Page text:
Despite a public backlash, Jackson State President Ronald Mason Jr. has reiterated his stance in favor of merging Mississippi's three historically black universities.
"I know the challenges we face today - we could stop the merger and still end up losing the schools," he told a group of about 300 students who gathered on campus Wednesday. "If not this, then what?"
Mason, speaking by phone from Washington, received several "boos" from students as he explained his idea to consolidate Alcorn State, Jackson State and Mississippi Valley State into a new "Jacobs State University."
"This really would be a model for the next generation of HBCUs," he said. "I've thought about this a lot."
Mason, who has led JSU since 2000, has been recognized nationally as one of the top HBCU leaders. In 2008, he received the Thurgood Marshall College Fund's Education Leadership Award - the highest individual honor given to a current leader of a public HBCU.
He publicly opposed a similar merger proposal made by Gov. Haley Barbour in November.
But in a 34-page presentation obtained by The Clarion-Ledger recently, Mason suggests creating a single university would be better than letting "financially weak ASU, MVSU, JSU become weaker" in the state's budget crisis.
The university system is preparing to lose more than $180 million in appropriations by 2012 because of the budget crisis and the end of federal stimulus dollars.
"In my mind, if we don't come together, we could end up dying apart," Mason said.
Mason said his idea was not ready to be made public. He had discussed it with selected state leaders and alumni. "I've just been picking people's brains," he said.
But lawmakers Wednesday condemned Mason for making the suggestion.
"Whether it be President Mason or Gov. Barbour, we think it shows a clear lack of wisdom," said House Universities and Colleges Committee Chairman Kelvin Buck, D-Holly Springs. "It is a position that we cannot support and will not support."
Sen. David Jordan, D-Greenwood, said he felt betrayed by Mason's decision to suggest a merger behind closed doors.
"We have a Philistine among us," said Jordan, a Valley State grad. "The only thing (Mason) needs to close is his mouth."
Other alumni expressed a similar disapproval.
"Alcorn State and Valley State will merge with Jackson State the day after Mississippi State and (the University of Southern Mississippi) merge with Ole Miss," Alcorn alum Matt Thomas said.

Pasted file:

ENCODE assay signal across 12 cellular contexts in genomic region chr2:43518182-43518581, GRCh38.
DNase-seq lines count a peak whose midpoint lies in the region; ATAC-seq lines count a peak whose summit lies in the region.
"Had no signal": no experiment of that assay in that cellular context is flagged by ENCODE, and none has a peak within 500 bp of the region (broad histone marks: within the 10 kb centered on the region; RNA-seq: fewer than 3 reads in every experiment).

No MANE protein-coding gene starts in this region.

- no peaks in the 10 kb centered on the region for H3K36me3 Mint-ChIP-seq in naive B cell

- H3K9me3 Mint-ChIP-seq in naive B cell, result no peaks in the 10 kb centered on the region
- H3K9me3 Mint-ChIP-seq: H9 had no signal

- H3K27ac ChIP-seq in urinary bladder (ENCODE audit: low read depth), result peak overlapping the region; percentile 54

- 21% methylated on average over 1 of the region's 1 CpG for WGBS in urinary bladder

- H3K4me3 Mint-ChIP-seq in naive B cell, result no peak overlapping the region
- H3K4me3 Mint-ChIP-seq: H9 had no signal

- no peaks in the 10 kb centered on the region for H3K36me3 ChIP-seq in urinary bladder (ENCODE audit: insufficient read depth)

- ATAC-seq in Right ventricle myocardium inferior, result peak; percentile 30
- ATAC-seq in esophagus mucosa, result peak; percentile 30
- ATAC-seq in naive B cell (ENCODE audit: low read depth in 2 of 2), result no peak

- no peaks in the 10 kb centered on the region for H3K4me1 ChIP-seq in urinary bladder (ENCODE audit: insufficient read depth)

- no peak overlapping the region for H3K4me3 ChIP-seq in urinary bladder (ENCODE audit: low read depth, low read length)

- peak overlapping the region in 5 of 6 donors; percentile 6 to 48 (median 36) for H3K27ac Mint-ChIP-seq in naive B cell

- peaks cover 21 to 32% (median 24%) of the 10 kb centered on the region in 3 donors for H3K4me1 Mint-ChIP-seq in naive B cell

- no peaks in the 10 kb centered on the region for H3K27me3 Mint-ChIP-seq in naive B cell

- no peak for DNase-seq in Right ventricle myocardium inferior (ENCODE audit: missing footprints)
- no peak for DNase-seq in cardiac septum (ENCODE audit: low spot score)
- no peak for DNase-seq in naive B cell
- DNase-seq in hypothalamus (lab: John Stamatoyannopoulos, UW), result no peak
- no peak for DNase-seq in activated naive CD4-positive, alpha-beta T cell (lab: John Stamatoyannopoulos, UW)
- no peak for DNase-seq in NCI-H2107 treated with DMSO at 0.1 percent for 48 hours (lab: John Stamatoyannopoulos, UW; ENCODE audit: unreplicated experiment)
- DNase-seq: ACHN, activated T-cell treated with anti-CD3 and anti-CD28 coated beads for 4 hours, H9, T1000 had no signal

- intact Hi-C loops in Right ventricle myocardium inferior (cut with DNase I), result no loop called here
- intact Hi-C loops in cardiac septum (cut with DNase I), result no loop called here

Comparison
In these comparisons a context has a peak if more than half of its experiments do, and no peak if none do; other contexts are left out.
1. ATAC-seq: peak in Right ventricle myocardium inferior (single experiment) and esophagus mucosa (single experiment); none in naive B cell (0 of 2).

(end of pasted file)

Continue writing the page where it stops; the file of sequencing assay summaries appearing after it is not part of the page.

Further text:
Rep. Billy Broomfield, D-Moss Point, said he received an e-mail with the PowerPoint presentation last week.
"He (Mason) didn't realize how ludicrous it was," said Broomfield, who chairs the Legislative Black Caucus.
Despite two Senate bills that propose mergers, Bounds said the merger idea is a nonissue. The bills have not been taken up.
"The House has made it abundantly clear that they will not take this up," he said. "The most productive thing we can do now is find out how we deal with the cuts we face."
Alcorn State President George Ross said Wednesday he does not believe the university's future is at stake.
"We're having to make some tough choices that we maybe would not have made otherwise," he said.
Jackson State University President Ronald Mason's suggestion to create a single university out of the state's three historically black colleges includes the proposal to rename the school Jacobs State University.
The proposed name would honor H.P. Jacobs, who is one of the founding fathers of JSU.
A former slave, Jacobs went on to become a minister and doctor who founded the Mississippi Baptist Convention and Natchez Seminary, which eventually would become Jackson State.
"I just thought he was a great symbol of black people being able to overcome," Mason said.
His PowerPoint presentation on the merger notes that Alcorn State and JSU are both named after "slave owner/segregationists."